Today, the mosaic art is appreciated by a new generation of Cincinnati visitors and residents. Some have the delight of seeing actual relatives in the murals, as Weiss always used real-life models – many of whom have been identified in the years since.
The grand tradition of celebrating labor in mosaic wall art ;is still going strong. Inspired by influences like WPA art and artists like Winold Reiss, there are superb pieces of modern work going up in the U.S. and around the world.
Artists Matt Lynch and Curtis Goldstein undertook the same themes and applied modern technology to create their 2017 works. The suite of murals, titled Work/Surface, used laser-cut Formica high-pressure laminate, rather than glass tiles.
Each piece, measuring 90” x 90”, depicts a modern industry of the Cincinnati area, such as the Rookwood Pottery plant, shown here
The use of laminate supplied by the Formica company allowed the duo to incorporate a great deal of fine detail and custom patterns in their creations. Here, the subject of the mural is the GE Aviation factory.
Like Reiss, the artists visited factories and took hundreds of photos of modern workers doing their jobs. There’s a respect for the subjects of the murals that is firmly in line with the way labor has been portrayed in the 20th and 21st centuries.
Another artist who celebrates what Labor Day is all about is Owen Smith. You can see his work on the NY Subway – which is a not-so-secret source of incredible mosaic wall art inspiration if you’re visiting there.
Located at the 36th Street Station in Brooklyn, this mural depicts the daily life of workers commuting to their jobs.
Around the world, Labor Day is also celebrated, but as May Day. For contrast, let’s look at a few of the depictions that have been created in mosaic wall art in other countries.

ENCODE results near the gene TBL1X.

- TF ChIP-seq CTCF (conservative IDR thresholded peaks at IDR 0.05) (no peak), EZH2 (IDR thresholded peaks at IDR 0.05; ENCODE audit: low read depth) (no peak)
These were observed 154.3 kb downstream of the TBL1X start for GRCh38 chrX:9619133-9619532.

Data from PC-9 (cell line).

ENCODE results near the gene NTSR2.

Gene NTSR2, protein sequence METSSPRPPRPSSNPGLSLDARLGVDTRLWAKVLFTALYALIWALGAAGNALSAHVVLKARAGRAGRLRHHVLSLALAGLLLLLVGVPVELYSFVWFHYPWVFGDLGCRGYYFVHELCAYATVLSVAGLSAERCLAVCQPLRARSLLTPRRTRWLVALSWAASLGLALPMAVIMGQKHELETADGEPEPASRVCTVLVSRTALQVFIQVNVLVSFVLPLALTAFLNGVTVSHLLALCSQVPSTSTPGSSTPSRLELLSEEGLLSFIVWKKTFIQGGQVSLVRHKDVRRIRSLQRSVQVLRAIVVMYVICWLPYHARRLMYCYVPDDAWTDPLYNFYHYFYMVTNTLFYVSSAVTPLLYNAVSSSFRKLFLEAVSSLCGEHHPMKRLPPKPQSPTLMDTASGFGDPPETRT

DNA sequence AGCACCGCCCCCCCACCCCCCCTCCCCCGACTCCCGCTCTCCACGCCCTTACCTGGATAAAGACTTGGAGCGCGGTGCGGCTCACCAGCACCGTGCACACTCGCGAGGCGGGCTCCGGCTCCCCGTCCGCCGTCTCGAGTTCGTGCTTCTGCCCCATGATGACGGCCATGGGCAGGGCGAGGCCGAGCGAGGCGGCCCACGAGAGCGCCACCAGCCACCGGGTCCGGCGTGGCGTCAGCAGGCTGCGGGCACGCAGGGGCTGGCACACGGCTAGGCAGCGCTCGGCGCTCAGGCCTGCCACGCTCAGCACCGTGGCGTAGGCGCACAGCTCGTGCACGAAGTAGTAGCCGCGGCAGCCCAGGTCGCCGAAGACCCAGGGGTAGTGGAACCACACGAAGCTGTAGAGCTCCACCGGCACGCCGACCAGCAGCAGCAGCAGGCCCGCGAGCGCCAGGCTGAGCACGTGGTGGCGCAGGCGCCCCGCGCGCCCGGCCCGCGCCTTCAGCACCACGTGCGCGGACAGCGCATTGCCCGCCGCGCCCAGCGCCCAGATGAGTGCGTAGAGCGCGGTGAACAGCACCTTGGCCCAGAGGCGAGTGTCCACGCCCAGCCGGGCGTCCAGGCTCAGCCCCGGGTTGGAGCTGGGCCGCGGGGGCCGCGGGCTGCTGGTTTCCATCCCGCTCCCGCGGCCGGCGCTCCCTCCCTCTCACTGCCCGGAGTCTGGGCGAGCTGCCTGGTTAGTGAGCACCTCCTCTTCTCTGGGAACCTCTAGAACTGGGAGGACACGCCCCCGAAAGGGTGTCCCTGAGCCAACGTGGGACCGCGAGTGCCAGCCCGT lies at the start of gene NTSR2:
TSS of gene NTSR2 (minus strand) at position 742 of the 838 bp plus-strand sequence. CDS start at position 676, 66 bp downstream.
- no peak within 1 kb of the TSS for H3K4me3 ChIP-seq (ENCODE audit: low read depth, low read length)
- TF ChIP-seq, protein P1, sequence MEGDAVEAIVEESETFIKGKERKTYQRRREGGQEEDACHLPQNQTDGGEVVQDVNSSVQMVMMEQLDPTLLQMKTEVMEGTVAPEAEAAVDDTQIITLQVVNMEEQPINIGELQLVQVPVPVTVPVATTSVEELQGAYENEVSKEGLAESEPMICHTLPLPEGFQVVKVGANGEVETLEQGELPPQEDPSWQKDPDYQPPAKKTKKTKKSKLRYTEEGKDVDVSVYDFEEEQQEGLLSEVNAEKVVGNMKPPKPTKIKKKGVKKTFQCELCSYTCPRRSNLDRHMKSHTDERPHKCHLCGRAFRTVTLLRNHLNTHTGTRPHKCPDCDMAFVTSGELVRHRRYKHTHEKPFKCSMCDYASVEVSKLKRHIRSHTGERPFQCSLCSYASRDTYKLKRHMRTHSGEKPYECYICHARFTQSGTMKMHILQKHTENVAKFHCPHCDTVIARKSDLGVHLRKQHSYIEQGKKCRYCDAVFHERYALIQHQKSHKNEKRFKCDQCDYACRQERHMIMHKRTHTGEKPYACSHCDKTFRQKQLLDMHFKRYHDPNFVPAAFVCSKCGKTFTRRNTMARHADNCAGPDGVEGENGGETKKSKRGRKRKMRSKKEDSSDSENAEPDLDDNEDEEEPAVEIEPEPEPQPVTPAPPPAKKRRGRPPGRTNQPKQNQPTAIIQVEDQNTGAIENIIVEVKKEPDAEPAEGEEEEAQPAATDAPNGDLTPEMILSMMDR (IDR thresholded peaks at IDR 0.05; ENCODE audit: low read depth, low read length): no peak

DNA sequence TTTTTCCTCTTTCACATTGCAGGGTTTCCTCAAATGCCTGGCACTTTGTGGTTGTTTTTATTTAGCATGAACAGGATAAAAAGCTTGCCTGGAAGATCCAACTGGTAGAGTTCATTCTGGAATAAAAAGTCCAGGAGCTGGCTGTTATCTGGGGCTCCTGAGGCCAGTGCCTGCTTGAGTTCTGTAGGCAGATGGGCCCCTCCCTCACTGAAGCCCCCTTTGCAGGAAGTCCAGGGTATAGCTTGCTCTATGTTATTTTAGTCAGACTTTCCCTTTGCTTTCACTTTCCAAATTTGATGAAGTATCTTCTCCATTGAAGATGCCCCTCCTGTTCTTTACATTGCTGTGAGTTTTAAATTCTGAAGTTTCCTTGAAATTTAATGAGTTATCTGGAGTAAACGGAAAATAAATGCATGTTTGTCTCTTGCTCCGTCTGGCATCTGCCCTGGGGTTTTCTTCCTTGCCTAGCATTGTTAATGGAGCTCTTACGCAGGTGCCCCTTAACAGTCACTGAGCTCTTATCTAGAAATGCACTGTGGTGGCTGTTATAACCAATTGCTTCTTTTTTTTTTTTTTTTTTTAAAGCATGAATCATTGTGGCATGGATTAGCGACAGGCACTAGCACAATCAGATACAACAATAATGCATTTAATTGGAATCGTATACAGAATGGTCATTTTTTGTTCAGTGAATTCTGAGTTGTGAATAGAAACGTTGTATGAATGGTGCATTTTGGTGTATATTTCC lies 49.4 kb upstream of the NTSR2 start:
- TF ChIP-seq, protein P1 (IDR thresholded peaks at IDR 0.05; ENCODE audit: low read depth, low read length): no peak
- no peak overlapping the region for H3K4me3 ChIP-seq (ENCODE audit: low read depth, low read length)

This piece, located in Kazakhstan, depicts the harmony that exists within the working classes. As a Soviet Russian creation, it was shaded in more than a bit of propaganda for laborer rights.
In this old Soviet piece celebrating the worker, a building in Ulan-Ude, Republic of Buryatia depicts two central figures looking quite joyful. They’re surrounded by smaller vignettes that show agricultural, technological, transportation, healthcare, and factory laborers.
This eye-catching installation is on the walls of the Institute of Nuclear Research of the National Academy of Sciences of Ukraine in Kyiv.
Another mosaic art installation in Osh, Kyrgyzstan shows a group of workers from various industries.
Enjoying Labor Day
Labor Day is more than just an appreciation of everyone who works to make a living. It’s also the kick-off to the school year, a hint to get ready for Fall sporting events, and a day to relax. State and county fairs begin, and there’s a reminder that this could be the last chance to work just as hard at recreational activities.
Let’s look at some of the best depictions of what Labor Day celebrates, as far as the fun side of life. It’s perhaps a nice idea to add mosaic art to your home and garden that reminds you of those glorious summer days – even in the dead of winter.
Keep the memories of your lazy days on the water with you by installing a piece of scenery mosaic art like this mosaic landscape of a beach house as a backsplash or wall display. The sun will keep shining just as brightly year-round.
A nautical beach mosaic rug like this will remind you that better days are ahead, even when the school year starts, and the next vacation is just a distant date on your family calendar.
Or, remember your vacation with a themed mosaic compass tabletop design.
No matter what your profession, or how you choose to celebrate Labor Day, we wish you a wonderful time. We’re glad to share a little bit of the history, the use of the concept in fine mosaic designs, and the enjoyment of what a carefully chosen piece of mosaic wall art can bring into your home. Happy Labor Day!